An IP tunneling protocol is a mechanism for encapsulating a packet from one network protocol into a packet from another protocol, thereby creating a “tunnel.” The transported protocol (the “passenger” protocol) is encapsulated by wrapping around it packet information for the tunneling protocol (the “carrier” protocol). The encapsulated packet is then forwarded to some destination and stripped of the encapsulating information, and the original packet is delivered.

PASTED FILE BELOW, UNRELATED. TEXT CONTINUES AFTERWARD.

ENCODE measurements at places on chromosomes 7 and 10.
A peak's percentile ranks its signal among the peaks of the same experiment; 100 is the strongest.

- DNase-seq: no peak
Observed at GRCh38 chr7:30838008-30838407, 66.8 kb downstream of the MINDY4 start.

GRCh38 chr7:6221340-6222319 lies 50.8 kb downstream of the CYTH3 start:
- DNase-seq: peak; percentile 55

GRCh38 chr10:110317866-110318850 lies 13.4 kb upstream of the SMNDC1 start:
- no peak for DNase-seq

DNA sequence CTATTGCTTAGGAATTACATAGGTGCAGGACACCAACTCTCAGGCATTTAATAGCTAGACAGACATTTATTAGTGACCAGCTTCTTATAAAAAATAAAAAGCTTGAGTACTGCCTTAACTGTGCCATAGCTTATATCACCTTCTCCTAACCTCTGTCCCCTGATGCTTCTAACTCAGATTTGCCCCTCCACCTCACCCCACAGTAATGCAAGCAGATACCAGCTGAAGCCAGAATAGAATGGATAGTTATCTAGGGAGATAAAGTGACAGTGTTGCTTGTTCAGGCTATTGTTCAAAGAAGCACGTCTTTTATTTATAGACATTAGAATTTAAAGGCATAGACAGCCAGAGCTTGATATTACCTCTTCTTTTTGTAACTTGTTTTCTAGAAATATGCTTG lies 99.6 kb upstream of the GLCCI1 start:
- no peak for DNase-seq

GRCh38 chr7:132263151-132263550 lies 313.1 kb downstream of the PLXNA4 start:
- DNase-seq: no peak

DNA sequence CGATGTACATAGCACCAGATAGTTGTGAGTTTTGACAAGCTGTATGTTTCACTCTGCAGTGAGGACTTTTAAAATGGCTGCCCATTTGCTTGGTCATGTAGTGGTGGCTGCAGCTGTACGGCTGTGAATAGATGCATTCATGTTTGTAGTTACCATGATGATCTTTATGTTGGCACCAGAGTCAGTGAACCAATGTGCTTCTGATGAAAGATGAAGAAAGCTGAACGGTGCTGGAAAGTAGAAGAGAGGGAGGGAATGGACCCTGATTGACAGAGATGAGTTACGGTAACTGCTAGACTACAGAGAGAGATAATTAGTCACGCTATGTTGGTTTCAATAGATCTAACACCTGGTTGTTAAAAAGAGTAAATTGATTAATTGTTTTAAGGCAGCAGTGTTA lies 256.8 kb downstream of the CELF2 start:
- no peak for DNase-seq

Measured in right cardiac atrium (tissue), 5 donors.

The Vyatta router supports three commonly used tunneling protocols.
- Generic Routing Encapsulation (GRE) tunnels can be used to carry non-IP protocols, such as Novell IPX, Banyan VINES, AppleTalk, and DECNet. They can also be used to carry multicast, broadcast, and IPv6 traffic.
- IP-in-IP tunnels can be used to carry only IPv4 traffic.
- Simple Internet Transition (SIT) tunnels can be used to transport IPv6 packets over IPv4 routing infrastructures.
A logical interface that sends IP packets in a tunneled mode is called a tunnel interface. A tunnel interface behaves just like any other system interface: you can configure routing protocols, firewall, NAT, and other features on them, and you can manage them by using standard operational tools and commands.
Note that GRE, IP-in-IP, and SIT tunnels are unencrypted.